Security and privacy have always been hot topics on social media, with much discussion taking place over issues such as image ownership, privacy settings, and how to not invite 1.2 million partygoers to your 15-year-old daughter’s birthday party.
As a result of this ongoing discussion in the news, most of us know better than to post confidential or sensitive material on social media. For example, you wouldn’t post a photo of your passport, a plane ticket, or your driving licence, and you wouldn’t share your full address or your bank account details.
Until now though, everyone has been happy with sharing selfies and photographs of themselves – after all, how could they be used against you by hackers? Well, if you pose with your hand in the air doing a peace sign, you could be at risk, new research has shown.
Researchers at Japan’s National Institute of Informatics (NII) have discovered that fingerprints on show in a photograph taken from just three metres away can be easily recreated without the need for advanced technology, as long as the image is well-lit and in focus. A peace sign pose would be perfect for this type of fingerprint theft.
Professor Isao Echizen, a security and digital media researcher at the NII, told Sankei Shimbun:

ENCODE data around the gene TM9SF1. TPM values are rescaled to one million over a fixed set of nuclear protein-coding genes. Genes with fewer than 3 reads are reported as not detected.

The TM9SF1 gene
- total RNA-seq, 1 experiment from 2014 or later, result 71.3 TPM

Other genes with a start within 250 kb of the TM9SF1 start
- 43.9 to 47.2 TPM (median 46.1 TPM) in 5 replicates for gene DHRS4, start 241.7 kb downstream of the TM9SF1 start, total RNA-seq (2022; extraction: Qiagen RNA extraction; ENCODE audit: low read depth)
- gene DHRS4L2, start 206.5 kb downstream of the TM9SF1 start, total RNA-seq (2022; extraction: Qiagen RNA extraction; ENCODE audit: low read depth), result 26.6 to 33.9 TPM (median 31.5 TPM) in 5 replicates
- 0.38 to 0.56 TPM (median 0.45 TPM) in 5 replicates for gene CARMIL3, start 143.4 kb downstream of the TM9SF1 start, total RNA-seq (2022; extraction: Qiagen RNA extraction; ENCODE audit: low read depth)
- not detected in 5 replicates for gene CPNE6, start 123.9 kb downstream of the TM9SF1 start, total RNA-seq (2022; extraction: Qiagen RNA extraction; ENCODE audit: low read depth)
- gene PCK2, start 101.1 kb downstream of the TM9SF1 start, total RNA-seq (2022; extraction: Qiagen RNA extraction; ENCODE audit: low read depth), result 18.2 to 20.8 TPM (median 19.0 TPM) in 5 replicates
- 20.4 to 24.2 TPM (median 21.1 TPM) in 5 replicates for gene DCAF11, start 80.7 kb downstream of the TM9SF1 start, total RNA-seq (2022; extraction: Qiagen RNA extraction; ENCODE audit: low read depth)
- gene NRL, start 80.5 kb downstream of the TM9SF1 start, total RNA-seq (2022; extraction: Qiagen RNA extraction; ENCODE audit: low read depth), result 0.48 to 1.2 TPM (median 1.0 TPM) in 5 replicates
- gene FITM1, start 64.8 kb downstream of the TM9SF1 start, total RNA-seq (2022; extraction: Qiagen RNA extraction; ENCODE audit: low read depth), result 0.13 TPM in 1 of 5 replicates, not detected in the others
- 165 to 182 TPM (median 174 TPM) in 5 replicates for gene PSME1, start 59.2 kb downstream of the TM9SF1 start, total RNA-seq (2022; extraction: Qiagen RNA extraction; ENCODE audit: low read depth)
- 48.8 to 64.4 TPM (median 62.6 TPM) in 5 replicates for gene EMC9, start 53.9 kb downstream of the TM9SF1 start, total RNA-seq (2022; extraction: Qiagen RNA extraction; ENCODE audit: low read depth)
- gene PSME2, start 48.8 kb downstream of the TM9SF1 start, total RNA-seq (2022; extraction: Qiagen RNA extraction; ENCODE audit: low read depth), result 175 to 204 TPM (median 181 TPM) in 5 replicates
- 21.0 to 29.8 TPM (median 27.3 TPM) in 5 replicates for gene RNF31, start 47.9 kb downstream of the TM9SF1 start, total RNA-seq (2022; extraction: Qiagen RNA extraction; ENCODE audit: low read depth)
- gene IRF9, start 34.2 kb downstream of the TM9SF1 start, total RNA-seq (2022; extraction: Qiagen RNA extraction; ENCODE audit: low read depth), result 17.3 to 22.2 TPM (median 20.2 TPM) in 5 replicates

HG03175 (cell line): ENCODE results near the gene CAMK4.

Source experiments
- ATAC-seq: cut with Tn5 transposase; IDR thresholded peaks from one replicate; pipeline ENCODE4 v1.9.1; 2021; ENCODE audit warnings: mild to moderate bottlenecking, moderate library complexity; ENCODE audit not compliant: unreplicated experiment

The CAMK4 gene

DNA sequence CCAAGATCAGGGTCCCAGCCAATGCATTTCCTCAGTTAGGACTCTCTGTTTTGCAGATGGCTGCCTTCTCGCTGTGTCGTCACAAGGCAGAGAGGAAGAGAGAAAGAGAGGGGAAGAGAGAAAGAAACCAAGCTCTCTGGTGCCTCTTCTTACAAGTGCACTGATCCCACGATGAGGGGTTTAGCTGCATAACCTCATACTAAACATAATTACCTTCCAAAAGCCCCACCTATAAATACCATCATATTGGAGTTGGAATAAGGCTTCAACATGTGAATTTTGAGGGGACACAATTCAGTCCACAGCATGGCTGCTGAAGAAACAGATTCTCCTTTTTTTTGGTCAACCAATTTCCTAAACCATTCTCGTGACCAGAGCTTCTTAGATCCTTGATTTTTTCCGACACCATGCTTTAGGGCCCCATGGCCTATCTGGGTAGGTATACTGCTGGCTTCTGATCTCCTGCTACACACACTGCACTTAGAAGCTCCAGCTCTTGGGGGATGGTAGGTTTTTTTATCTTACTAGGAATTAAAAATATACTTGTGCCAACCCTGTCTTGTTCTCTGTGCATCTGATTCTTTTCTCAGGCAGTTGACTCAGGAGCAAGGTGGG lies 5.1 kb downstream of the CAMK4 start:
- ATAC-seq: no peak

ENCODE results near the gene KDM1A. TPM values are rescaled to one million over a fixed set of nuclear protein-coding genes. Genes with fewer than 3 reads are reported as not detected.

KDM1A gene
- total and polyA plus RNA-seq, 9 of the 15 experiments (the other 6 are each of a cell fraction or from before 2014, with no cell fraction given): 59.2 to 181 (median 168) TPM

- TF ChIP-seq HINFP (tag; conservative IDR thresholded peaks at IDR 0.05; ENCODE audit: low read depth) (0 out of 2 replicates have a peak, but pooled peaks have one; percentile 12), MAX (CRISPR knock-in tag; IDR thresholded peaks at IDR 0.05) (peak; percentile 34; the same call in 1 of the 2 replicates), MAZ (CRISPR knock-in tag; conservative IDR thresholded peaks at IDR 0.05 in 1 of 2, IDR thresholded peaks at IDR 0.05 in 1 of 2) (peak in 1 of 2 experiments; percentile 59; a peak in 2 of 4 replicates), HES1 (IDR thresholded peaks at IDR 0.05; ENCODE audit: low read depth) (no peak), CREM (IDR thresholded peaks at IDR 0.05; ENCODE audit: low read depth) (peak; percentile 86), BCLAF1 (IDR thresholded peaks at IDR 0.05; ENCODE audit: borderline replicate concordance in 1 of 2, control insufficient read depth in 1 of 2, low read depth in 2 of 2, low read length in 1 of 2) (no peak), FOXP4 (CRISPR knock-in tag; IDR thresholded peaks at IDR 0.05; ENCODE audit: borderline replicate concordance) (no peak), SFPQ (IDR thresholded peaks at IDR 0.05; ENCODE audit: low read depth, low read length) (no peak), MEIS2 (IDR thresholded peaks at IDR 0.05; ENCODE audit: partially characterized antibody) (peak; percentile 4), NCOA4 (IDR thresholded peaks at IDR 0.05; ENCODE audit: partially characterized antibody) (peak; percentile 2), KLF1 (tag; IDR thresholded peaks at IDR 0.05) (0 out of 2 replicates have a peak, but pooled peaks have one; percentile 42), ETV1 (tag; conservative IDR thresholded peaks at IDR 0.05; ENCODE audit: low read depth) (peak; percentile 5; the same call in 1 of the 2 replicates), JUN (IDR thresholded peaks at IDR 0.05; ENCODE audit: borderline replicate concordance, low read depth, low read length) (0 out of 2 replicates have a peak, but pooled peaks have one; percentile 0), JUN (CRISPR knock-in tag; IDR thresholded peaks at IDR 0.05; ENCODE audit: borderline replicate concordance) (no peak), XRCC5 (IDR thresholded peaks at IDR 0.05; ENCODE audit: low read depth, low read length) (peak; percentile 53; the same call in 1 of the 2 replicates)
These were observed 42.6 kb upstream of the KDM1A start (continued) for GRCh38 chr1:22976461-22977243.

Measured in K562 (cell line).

Just by casually making a peace sign in front of a camera, fingerprints can become widely available
Social media and peace signs aren’t really the issue here, though. Back in 2014, German hacking group, Chaos Computer Club, claimed to have reproduced German Defense Minister Ursula von der Leyen’s fingerprint from a series of photographs shared in the media. This included a press conference photo. The reproduction was able to fool fingerprint-based security systems.
In a similar vein, regarding public photographs, biometrics and the issue of security, hacker Jan “Starbug” Krissler recreated Angela Merkel’s iris from a photo in 2015, and then went on to successfully unlock a test with the reproduction.
Of course, while the Japanese researchers claim this type of fingerprint ‘cloning’ is easy, it isn’t accessible to most, and other experts have claimed it is a complicated process. Nevertheless, it could be a future concern for services such as Apple Pay, which has recently been praised for its fingerprint authentication security system. In fact, it has been reported that the UK’s Halifax Bank is now looking into replacing iris scans and fingerprint recognition security checks with human heartbeat technology, to guarantee secure online banking for the future.